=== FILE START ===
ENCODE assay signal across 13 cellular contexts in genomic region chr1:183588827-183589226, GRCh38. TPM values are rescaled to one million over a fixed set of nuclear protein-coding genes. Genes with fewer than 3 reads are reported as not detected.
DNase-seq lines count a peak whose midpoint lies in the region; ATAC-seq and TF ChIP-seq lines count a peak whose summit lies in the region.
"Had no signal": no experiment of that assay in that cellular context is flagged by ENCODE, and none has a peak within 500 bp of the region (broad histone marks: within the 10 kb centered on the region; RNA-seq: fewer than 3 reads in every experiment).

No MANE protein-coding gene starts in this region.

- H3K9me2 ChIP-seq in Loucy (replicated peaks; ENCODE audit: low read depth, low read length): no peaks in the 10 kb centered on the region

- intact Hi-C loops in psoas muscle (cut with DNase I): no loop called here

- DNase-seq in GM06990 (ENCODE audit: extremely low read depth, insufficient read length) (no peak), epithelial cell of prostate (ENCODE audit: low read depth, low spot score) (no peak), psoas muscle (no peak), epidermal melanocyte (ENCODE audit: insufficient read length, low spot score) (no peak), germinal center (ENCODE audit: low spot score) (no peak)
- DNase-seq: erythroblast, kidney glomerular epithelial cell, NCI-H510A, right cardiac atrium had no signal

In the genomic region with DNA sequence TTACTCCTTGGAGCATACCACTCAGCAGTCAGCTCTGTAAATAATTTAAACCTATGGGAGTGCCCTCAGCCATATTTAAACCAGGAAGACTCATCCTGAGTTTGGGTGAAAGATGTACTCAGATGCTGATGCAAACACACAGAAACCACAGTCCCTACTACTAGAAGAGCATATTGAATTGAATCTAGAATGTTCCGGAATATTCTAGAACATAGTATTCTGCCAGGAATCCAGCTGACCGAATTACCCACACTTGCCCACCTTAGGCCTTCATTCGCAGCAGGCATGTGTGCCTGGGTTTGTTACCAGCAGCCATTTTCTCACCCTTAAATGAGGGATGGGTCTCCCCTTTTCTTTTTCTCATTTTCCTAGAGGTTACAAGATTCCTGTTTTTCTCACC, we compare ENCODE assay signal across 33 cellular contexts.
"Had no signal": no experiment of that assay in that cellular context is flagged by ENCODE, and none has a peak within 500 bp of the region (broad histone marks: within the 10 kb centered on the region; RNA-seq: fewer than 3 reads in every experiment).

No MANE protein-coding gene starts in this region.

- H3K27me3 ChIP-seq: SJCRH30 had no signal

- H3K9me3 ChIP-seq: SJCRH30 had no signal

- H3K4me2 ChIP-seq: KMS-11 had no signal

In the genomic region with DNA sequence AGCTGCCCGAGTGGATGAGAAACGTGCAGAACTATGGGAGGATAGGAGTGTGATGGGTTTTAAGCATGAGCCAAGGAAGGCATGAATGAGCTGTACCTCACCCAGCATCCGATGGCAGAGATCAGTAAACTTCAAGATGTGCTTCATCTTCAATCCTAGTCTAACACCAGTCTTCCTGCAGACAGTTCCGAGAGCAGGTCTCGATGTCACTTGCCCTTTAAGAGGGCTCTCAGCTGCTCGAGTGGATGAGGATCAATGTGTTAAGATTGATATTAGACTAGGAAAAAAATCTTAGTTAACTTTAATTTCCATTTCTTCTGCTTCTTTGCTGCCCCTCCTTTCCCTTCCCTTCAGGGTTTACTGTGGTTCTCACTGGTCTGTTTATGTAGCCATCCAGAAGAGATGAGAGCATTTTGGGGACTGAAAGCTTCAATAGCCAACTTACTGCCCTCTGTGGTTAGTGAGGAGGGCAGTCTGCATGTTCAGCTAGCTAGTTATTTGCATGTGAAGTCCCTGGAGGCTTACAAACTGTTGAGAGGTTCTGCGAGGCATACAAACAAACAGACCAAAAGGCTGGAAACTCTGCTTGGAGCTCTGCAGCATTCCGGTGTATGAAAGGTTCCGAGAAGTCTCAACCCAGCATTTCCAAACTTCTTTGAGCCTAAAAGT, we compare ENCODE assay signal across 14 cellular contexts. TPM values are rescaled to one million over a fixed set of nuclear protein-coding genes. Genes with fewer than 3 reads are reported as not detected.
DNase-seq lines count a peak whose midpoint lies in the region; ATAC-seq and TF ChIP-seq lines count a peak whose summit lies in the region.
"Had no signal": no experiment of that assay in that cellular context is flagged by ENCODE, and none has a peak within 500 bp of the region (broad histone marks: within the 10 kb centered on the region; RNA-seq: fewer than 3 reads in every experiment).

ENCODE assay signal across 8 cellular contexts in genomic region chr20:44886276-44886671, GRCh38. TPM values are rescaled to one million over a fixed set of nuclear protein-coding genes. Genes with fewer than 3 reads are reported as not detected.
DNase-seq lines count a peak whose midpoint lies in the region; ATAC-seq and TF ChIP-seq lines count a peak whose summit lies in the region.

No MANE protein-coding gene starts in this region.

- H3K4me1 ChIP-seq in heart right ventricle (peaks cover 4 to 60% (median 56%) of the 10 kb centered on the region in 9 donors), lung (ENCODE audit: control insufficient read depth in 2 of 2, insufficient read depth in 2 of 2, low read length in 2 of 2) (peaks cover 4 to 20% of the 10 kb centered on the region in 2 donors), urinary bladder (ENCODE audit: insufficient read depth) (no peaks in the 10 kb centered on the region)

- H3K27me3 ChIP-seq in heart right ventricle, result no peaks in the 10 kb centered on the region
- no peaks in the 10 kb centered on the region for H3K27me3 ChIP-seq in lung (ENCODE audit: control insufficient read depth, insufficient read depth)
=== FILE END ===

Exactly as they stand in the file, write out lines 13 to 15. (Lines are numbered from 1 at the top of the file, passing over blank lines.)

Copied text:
- H3K9me3 ChIP-seq: SJCRH30 had no signal

- H3K4me2 ChIP-seq: KMS-11 had no signal

In the genomic region with DNA sequence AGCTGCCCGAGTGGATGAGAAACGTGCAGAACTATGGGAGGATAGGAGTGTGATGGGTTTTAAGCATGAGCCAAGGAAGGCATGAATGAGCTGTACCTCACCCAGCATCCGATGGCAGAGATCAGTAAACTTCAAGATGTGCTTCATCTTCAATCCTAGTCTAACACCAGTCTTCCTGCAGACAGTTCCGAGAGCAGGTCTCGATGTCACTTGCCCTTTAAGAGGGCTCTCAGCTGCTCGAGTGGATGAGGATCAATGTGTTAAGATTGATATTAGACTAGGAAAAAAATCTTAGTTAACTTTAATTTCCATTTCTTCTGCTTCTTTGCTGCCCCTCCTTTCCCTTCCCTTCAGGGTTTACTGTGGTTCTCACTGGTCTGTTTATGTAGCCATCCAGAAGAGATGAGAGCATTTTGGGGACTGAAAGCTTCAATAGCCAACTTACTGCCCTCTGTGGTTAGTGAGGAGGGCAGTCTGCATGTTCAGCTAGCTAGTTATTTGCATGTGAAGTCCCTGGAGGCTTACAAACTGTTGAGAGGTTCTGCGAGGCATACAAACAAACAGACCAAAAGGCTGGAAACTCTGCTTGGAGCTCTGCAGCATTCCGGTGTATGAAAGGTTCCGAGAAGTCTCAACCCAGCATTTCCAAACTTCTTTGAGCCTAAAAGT, we compare ENCODE assay signal across 14 cellular contexts. TPM values are rescaled to one million over a fixed set of nuclear protein-coding genes. Genes with fewer than 3 reads are reported as not detected.